These wide, flat nets are ideal for collecting macroinvertebrates in a stream. For a more thorough description of kick-netting, see the Streams & Ponds section of the Ecosystem Literacy and Exploration Guides. Make your own by stapling about 2’-3’ feet of netting between two sturdy sticks or small boards about 3ft long or purchase from a science supply store like Acorn Naturalist.

clipboardCut up pieces of cardboard so they’re a little bigger than a page, then attach a small binder clip to the top, and you’ve got a cheap, lightweight, and durable clipboard. They give students a hard flat surface to support their paper while writing or drawing (usually not necessary if students have stapled journals, which offer support when writing/drawing).

These DIY boxes make collecting insects from shrubs super simple. See the Buggy Bushes, Shrubs & Grasslands section of the Ecosystem Literacy and Exploration Guides for a description of how to use shake boxes.

Crafting instructions: For each shake box, you’ll need 1 white foldable “shirt” box (about 8” x 12”) and 1 clear gallon size plastic bag. The kind of box used by department stores for gift wrapping works well because they fold flat for easy storage (and, because there’s a top and bottom, provide two shake boxes each). If you can’t find white boxes, you can use any color box and then cover both the inside and outside with white paper. For the plastic bags, try to find the ones without any printed words or logos on them. The bags should be roughly the same size as the short end of the box.

  1. Remove one end of the box.
  2. Tape one edge of the plastic bag along the back side of the box (at the side with the end removed).
Making a Shake Box (from GEMS Schoolyard Ecology guide)
Making a Shake Box (from GEMS Schoolyard Ecology guide)

If you want a hands-off technique for students to collect spiders and other small, quick organisms, the poofer’s for you! See the Buggy Bushes, Shrubs & Grasslands section of the Ecosystem Literacy and Exploration Guides for a description of how to use poofers.

Crafting instructions: Affix a  short piece of 1/2×3/8” vinyl tubing on a longer piece of 5/8X1/2” tubing with a small square of window screen in between the two tubes.

Using Instructions: Note: This technique works best with two people- one to use the poofer, and the other to hold the cup or bug box.

  1. Put the window-screened end of the poofer down near the insect or spider; put your mouth on the other end and suck in air to create a “vacuum” that will bring the creature up against the window screen.
  2. Maintain suction on the tube as you lift it from the ground to make sure the critter stays inside the tube. Close your hand against the window screened end of the tube to make sure the critter doesn’t fall out.
  3. Transfer the critter to a cup or bug box, then check it out!
A complete Poofer
A complete Poofer
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Small Bug Boxes

Small Bug Boxes

Bug boxes work well for containing and magnifying small organisms, and work particularly well with little terrestrial grass and bush critters. Over a long time they become scratched and blurry. Carrying 1-2 bug viewers can be useful if you come across a particularly interesting insect or small organism, including aquatic organisms.

Purchasing Options

A variety of sized bug boxes are available from Acorn Naturalist:

Give a kid an organism name, and they’ll learn it for a day, teach a kid to use a field guide and they’ll learn forever. Hopefully. One of the disadvantages of a field instructor sharing a lot of knowledge with students is that students can’t replicate the experience when they return home. But if an instructor carries field guides and keys, and teaches students how to use them, students will learn how to access knowledge for themselves. Teaching students to use a field guide leaves them with a useful and translatable skill- one that supports the kind of learning called for by the NGSS and Common Core. BEETLES often introduce students to the skill of field guide identification by using simple field guides we’ve made (like our Lichen, Spider, and Decomposing Log Keys) which are included in BEETLES write-ups (Lichen Explorations, Spider Explorations & Case of the Disappearing Log). Consider using photos or drawings to make simple keys specific to organisms at your program, such as a key to the specific types of lichen found on your site.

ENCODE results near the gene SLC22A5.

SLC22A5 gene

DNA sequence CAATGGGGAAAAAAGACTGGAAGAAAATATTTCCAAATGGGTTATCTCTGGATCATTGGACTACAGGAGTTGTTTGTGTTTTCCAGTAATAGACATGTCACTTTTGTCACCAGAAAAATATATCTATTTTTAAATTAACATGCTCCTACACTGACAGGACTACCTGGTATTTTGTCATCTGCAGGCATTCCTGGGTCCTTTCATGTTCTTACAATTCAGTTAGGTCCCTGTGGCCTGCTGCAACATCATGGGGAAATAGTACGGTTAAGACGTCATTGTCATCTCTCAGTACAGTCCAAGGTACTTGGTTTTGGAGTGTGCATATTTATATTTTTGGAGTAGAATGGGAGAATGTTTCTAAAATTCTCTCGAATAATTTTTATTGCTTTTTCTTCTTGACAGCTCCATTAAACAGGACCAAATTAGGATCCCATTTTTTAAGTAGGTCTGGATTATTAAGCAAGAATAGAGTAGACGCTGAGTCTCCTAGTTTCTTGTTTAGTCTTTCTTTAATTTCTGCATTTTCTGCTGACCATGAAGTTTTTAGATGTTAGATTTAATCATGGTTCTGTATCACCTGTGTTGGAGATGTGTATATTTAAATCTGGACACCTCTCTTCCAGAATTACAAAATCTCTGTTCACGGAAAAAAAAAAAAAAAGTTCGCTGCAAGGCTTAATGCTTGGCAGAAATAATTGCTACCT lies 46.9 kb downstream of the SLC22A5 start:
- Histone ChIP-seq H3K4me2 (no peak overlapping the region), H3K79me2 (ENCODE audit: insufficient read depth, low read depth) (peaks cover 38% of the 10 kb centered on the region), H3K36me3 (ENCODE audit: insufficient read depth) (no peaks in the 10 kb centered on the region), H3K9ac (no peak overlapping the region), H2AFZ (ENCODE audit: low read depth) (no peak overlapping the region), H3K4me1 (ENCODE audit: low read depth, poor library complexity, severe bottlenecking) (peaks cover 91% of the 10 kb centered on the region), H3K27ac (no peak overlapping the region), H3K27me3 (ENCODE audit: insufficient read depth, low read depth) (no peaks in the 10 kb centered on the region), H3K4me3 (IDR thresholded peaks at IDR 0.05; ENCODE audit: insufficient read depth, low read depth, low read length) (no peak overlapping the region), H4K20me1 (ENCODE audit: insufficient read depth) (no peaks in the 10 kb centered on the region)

For spider webs: Spider webs are not meant to be seen, but you’ve probably noticed how gorgeous and easy-to-spot they are in a heavy fog or dew. In seconds, you can artificially create that easy-to-see beauty anytime with a spray bottle. Ask a student to be the “spider person” who carries the sprayer and sprays spider webs at the request of other students or leaders. This can help the group notice and become intrigued with webs. It’s also a great task to give to a student who may particularly benefit from an active job and focus. You’ll need to be very clear with the student that they are not to spray students without permission, and if they do, the job will be passed on to another student. (If you have a spider web key/field guide (like from the Spider Exploration activity), you might also want to make carrying that key a job for another student, so you can identify webs you find).

For over-heated students: If you’re hiking in very hot weather, a spray bottle can also be a game changer. Even a quick spray on the back of the neck now and then can really help improve students’ comfort and mood.

Science Investigation-Focus

Some programs guide their students in designing and conducting their own science investigations, and these are tools for students to use when doing that. The following is a kit of tools our friends at Santa Cruz Outdoor Science School have been using with students when they do the BEETLES activity, Exploratory Investigation. We haven’t tried them out ourselves, but they have, and they recommend them.

  1. Toolbox
  2. Measuring Tape
  3. Soil Thermometer
  4. Pool Thermometer for Creek
  5. Air Thermometer and Hygrometer
  6. Black Ligh
  7. Loupe in case
  8. Loupe
  9. Paintbrushes
  10. Large Caliper
  11. Angle Thermometer
  12. Postal Hand Scale
  13. Ruler
  14. Small Caliper
  15. Compass
  16. PH Strips
  17. Stopwatch